DNA Databases: The Line Between Personal Privacy and Public Safety

DNA Databases: The Line between Personal Privacy and Public Safety
by Brittney Van Hese | March 5, 2021

Recently customers of popular ancestry companies, such as GEDmatch, learned that the DNA data they had submitted to learn about their family was secretly being searched by police to solve crimes. While the contribution made to putting away some of the vilest criminals – like the Golden State Killer – has been touted by law enforcement as a win for society, the revelation of policing searching genealogy profiles without user knowledge has raised questions about the line between consumer privacy and public safety.

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Genealogy uses the DNA associated with ancestral linage to establish a family connection between a perpetrator’s sample and the uploader. Then, manually, an analyst builds down a family tree from that connection using public records such as birth certificates, death records, and marriage licenses. The family tree is then used to generate a focused suspect pool, at which point investigative police work takes over to build a remaining case sufficient for arrest.

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For the Golden State Killer, police obtained the family tree data by acting as a normal user uploading DNA to find a relative, not identifying themselves as police. These approaches have shone a light on the previously unconsidered legal and ethical concern of police access to consumer data for the public good. Up until the Golden State Killer case, GEDmatch was not even aware police were using their services, users were unaware they were cooperating with police, and no regulation existed on the subject.

Now that the discussions have started, two sides of the argument have naturally emerged. Those in law enforcement who believe in the beneficence of their work see little harm in the practice. It is solving terrible crimes which would otherwise be left to turn cold. Additionally, legal non-profits like DNA Doe Project, access genealogy resources to identify John and Jane Doe victims – bringing closure to families.

On the other side of the argument, users voice concerns about consent, constitutionality, and police misconduct. Firstly, users uploading their profiles were not volunteering to be included in a suspect database and their consent was never given for their data to be searched. Additionally, these searches were conducted without warrants, which is in conflict with recent supreme court precedent regarding obtaining public database information. Lastly, there are members – like Michael Usry – who were targeted as a suspect because their profile is closely related to the culprit’s family tree. Opening the door for police misconduct such as bias efforts being made to confirm the genealogy results.

In response to the debate, DNA and genealogy companies have altered their privacy policies to attempt pleasing both sides by creating an opt-in policy for users. By opting in, users are agreeing to add their profiles to a database that is available to police. However, the glaring concern that arises from this approach is that the opt in does not actually impact the individual who is sharing the data – as it is most likely they would share the data with the knowledge they have not committed any crimes. The problem is that the person choosing to exercise their personal freedom to opt in and share their data with police are doing so on the behalf of distant relatives who may have committed these crimes. This presents a not only a moral dilemma with implicating others’ privacy but also applies ethical pressure in public safety, making this a particularly difficult situation.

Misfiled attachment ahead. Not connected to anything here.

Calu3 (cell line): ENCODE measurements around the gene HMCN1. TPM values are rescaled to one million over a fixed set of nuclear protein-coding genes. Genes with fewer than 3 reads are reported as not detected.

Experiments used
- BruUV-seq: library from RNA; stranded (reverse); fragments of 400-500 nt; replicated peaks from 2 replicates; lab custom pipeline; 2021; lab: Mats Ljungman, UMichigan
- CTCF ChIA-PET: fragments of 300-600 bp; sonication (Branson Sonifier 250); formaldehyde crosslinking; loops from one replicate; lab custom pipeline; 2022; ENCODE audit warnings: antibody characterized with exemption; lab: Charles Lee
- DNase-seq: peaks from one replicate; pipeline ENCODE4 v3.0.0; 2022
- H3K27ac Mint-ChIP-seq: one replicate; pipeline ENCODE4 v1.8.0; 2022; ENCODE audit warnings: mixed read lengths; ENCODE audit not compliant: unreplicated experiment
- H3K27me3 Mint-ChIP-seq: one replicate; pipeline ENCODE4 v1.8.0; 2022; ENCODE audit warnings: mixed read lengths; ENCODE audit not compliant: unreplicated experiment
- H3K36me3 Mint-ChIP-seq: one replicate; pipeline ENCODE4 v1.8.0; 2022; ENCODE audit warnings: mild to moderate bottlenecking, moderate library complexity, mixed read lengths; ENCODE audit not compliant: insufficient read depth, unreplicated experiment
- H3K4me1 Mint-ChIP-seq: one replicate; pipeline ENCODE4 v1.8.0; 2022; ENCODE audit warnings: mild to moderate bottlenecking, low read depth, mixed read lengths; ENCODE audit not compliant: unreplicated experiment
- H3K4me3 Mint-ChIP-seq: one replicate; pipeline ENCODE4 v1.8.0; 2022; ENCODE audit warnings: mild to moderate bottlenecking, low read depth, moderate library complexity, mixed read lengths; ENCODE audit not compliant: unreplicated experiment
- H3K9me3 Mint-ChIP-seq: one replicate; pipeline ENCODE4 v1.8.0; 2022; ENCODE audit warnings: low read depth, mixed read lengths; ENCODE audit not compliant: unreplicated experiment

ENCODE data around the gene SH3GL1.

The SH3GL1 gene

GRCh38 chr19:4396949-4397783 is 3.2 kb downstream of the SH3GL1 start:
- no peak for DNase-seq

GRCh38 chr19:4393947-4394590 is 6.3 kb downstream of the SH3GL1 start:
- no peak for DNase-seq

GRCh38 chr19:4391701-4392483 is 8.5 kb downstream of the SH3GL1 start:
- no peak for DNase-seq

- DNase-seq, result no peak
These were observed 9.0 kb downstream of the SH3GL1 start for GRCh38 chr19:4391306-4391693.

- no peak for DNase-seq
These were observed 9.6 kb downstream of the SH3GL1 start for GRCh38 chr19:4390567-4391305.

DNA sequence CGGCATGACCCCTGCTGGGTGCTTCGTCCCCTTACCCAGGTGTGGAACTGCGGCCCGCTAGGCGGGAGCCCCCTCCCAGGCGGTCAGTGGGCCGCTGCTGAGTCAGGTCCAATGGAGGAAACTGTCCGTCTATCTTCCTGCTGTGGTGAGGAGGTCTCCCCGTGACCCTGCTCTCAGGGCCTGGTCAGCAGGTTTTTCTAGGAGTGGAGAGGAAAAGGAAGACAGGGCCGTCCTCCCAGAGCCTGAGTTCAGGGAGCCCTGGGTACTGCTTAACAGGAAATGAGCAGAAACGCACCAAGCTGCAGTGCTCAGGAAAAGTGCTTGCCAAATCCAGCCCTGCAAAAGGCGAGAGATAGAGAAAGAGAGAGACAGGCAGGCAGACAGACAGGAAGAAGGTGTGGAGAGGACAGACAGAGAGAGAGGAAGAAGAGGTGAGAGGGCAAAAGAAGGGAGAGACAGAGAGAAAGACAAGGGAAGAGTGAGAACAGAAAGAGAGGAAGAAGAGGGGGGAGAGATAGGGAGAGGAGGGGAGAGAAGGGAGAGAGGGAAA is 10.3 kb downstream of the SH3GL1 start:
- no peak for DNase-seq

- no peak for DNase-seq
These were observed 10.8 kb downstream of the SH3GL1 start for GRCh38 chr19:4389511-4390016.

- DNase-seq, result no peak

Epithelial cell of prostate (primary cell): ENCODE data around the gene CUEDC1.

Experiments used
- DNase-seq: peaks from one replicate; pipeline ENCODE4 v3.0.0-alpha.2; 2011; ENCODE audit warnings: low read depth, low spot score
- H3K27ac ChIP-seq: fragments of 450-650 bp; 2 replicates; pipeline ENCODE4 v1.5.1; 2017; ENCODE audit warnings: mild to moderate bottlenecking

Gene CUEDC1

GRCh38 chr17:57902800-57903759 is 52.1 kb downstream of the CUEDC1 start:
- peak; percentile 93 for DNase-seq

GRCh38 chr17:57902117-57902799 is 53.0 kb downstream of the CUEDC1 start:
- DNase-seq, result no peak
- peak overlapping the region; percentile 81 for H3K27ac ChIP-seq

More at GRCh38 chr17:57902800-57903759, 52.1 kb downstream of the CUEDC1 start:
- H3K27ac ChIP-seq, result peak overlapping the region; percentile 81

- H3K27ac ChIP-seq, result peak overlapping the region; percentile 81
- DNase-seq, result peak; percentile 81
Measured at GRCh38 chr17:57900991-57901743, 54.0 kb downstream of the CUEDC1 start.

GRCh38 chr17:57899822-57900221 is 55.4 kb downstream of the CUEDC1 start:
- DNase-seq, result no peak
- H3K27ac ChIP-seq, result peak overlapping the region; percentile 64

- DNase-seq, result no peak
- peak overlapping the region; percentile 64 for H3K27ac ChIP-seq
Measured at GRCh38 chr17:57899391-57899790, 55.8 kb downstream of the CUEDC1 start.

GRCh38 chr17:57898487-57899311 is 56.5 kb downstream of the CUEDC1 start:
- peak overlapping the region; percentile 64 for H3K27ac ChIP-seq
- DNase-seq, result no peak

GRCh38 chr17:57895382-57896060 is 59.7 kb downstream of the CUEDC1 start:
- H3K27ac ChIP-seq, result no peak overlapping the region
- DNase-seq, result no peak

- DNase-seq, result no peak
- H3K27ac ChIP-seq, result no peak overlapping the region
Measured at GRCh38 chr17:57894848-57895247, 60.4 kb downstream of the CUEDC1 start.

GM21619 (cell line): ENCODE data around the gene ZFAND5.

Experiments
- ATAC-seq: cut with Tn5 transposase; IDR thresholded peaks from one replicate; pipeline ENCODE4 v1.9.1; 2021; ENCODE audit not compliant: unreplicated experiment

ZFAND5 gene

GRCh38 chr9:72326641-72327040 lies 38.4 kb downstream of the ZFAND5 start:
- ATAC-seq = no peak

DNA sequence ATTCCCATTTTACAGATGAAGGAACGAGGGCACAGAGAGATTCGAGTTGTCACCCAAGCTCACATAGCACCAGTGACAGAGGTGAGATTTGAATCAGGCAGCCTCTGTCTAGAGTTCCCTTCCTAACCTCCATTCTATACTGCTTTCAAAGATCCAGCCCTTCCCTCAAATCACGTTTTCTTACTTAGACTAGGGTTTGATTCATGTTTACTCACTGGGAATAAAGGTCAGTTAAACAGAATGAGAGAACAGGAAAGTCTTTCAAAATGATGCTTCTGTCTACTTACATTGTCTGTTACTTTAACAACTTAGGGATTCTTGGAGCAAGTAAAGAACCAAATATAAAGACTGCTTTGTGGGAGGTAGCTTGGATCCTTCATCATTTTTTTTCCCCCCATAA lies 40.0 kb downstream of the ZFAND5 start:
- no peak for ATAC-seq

Luckily, there is a path forward through legislation. First and foremost, the process still relies on proper due process of the criminal justice system; a judge must grant a warrant to conduct searches on the databases have users consent. Warrants can only be requested for this purpose only if the case is a violent personal crime, such as homicide or rape, and has exhausted all other investigative resources. Most importantly, the scope of genealogy data is still limited by current technology to only point investigators in a general direction, from which investigators must still rely on using evidence-based crime solving to make an arrest. For now, Federal regulation of genealogy data usage in crime fighting strikes a sufficient balance in privacy and policing; but this legislation will need to be closely monitored as genealogy technology advances.


Akpan, Nsikan. “Genetic Genealogy Can Help Solve Cold Cases. It Can Also Accuse the Wrong Person.” PBS, Public Broadcasting Service, 7 Nov. 2019, www.pbs.org/newshour/science/genetic-genealogy-can-help-solve-cold-cases-it-can-also-accuse-the-wrong-person.

“DNA Databases Are Boon to Police But Menace to Privacy, Critics Say.” DNA Databases Are Boon to Police But Menace to Privacy Critics Say | The Pew Charitable Trusts, www.pewtrusts.org/en/research-and-analysis/blogs/stateline/2020/02/20/dna-databases-are-boon-to-police-but-menace-to-privacy-critics-say.

“DNA Doe Project.” DNA Doe Project Cases, 5 Mar. 2021, dnadoeproject.org/.

Payne, Kate. “Genealogy Websites Help To Solve Crimes, Raise Questions About Ethics.” NPR, NPR, 6 Mar. 2020, www.npr.org/2020/03/06/812789112/genealogy-websites-help-to-solve-crimes-raise-questions-about-ethics.

Schuppe, Jon. “Police Were Cracking Cold Cases with a DNA Website. Then the Fine Print Changed.” NBCNews.com, NBCUniversal News Group, 29 Oct. 2019, www.nbcnews.com/news/us-news/police-were-cracking-cold-cases-dna-website-then-fine-print-n1070901.

Zhang, Sarah. “The Messy Consequences of the Golden State Killer Case.” The Atlantic, Atlantic Media Company, 2 Oct. 2019, www.theatlantic.com/science/archive/2019/10/genetic-genealogy-dna-database-criminal-investigations/599005/.